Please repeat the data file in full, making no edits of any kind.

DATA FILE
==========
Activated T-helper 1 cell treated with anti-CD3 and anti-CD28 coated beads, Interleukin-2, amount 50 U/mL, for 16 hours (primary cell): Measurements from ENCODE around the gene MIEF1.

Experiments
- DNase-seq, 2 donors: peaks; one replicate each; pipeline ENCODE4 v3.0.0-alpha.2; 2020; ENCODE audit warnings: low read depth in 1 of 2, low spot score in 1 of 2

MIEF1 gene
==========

Activated T-helper 1 cell treated with anti-CD3 and anti-CD28 coated beads, Interleukin-2, amount 50 U/mL, for 16 hours (primary cell): Measurements from ENCODE around the gene MIEF1.

Experiments
- DNase-seq, 2 donors: peaks; one replicate each; pipeline ENCODE4 v3.0.0-alpha.2; 2020; ENCODE audit warnings: low read depth in 1 of 2, low spot score in 1 of 2

MIEF1 gene